Josh Levy awarded 2 grants that will use the EMSC

Aspirin exacerbated respiratory disease (AERD) is a severe inflammatory syndrome with inadequate treatment options for the >2 million Americans affected by the disease. Physiologic shunting of arachidonic acid (AA) leads to uncontrolled airway inflammation, characterized by progressive nasal polyps, asthma and life-threatening lower airway exacerbations. Ineffective treatment leads to significant disease burdens, with national annual healthcare expenditures >$4.5 billion. The endocannabinoid (eCA) system may be involved in AERD via its regulation of adaptive immunity and direct production of AA. The peripheral type-2 cannabinoid receptor (CB2R) has been identified as a therapeutic target for the treatment of various inflammatory diseases, but has not been evaluated in AERD.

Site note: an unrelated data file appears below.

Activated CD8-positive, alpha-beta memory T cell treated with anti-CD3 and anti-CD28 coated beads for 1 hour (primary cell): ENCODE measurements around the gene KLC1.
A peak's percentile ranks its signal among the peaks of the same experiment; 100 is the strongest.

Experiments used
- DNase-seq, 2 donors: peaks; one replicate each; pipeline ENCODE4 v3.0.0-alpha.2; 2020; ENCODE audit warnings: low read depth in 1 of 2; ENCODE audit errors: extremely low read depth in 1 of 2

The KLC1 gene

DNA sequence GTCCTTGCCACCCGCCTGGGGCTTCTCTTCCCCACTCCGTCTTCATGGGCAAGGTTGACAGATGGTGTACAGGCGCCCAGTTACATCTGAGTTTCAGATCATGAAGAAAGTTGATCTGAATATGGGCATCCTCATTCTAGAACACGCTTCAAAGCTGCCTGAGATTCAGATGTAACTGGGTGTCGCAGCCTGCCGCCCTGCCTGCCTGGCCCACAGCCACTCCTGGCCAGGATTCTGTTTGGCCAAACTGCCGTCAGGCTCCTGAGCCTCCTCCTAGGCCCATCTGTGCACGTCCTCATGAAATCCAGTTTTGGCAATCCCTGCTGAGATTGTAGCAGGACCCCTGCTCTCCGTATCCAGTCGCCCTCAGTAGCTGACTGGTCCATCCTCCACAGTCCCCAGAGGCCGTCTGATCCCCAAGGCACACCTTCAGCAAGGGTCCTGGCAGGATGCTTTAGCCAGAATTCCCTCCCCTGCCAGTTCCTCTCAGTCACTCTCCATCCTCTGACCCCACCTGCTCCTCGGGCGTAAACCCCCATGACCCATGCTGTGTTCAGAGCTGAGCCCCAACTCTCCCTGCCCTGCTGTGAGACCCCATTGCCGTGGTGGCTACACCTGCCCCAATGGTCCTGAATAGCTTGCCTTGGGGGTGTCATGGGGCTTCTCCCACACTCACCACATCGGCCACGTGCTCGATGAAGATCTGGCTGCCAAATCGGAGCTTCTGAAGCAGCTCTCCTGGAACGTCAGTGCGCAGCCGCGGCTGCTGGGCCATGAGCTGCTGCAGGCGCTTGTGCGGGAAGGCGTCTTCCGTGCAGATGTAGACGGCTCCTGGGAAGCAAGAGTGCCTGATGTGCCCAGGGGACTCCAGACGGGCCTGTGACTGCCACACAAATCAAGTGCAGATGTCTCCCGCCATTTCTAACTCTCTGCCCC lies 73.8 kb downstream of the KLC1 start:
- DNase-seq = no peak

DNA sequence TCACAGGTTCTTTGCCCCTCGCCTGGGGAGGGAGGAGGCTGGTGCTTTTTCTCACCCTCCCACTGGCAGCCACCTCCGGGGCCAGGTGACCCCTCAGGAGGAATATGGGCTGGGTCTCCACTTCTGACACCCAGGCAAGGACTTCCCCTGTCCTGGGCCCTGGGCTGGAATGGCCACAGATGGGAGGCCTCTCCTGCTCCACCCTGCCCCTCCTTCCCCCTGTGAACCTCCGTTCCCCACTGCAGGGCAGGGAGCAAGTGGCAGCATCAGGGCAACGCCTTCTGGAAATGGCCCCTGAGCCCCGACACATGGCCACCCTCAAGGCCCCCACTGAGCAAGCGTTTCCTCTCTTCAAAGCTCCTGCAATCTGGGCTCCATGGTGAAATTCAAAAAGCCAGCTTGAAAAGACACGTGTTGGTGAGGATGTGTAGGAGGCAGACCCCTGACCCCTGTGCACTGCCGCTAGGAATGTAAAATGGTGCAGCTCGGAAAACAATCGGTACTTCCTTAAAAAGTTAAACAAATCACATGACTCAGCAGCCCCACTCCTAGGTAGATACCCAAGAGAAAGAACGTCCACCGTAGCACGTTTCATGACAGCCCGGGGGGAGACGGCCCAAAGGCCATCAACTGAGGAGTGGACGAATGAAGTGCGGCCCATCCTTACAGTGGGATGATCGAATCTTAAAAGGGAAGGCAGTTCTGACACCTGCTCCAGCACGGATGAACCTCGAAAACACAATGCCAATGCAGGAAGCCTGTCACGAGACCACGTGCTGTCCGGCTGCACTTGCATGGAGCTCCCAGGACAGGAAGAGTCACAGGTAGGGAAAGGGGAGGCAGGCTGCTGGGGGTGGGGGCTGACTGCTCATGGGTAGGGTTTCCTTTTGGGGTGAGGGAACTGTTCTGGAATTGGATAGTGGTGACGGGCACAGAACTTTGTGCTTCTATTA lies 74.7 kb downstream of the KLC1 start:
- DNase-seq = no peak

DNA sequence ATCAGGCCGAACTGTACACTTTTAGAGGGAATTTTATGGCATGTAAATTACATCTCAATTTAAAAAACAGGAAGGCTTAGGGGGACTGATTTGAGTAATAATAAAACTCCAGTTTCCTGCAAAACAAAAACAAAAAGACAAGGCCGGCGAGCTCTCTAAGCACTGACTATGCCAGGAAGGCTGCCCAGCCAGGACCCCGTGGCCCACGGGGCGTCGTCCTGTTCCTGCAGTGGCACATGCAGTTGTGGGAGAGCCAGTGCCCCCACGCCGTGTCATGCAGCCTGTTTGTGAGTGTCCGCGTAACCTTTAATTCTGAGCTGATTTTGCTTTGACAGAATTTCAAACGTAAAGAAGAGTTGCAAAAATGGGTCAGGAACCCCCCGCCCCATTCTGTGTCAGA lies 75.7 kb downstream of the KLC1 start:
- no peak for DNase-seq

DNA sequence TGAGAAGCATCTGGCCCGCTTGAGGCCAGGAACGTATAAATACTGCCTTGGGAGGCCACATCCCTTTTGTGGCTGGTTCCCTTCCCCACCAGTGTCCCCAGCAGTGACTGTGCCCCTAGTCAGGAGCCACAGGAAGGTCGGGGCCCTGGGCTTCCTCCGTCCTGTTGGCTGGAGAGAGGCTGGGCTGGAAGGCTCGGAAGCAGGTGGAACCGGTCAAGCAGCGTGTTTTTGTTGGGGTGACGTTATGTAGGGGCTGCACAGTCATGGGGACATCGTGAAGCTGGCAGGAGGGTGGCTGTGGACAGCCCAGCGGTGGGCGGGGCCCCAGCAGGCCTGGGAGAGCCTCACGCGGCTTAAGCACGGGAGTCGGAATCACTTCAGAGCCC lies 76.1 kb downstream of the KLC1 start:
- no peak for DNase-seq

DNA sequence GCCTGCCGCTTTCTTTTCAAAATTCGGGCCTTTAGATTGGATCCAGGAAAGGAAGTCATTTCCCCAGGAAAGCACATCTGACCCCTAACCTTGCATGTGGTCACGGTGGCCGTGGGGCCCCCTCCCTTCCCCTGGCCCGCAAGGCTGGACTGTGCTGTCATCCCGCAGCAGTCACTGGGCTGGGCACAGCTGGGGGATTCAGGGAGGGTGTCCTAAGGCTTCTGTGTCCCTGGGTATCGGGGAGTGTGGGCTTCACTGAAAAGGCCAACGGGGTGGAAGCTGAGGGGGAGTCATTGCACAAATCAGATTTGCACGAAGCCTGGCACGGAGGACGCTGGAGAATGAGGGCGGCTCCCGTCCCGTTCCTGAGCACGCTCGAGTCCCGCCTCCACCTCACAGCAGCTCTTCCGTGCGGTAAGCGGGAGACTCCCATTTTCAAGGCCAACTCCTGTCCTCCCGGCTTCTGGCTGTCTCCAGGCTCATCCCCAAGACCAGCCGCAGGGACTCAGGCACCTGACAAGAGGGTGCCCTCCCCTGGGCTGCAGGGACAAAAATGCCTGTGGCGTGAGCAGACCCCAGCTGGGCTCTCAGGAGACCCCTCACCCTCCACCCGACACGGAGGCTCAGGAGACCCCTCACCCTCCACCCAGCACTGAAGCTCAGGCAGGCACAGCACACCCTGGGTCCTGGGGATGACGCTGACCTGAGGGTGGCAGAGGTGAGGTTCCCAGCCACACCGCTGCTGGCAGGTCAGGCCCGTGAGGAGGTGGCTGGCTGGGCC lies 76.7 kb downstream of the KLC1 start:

Dr. Joshua Levy, MD, MPH has won a pilot and a career development award to study the effects of dysregulated endocannabinoid activity in aspirin exacerbated respiratory disease (AERD). The potential for translatable research to be conducted using polypoid nasal epithelium is high since an absence of in vitro study models impairs clinical and translational study of AERD. A goal in the EMSC is to provide support for the development of novel cell model systems, to which this project falls directly in line with our mission. Together with Dr. Molina, the EMSC has developed and validated primary human nasal and conducting airway epithelial cell culture models that are currently being used for new drug screening and mechanistic studies. We routinely isolate primary human airway epithelial cells from explanted human lungs and nasal curettage as part of the CF-AIR mission and therefore have both the necessary skills and expertise to co-develop a new model of AERD with Dr. Levy.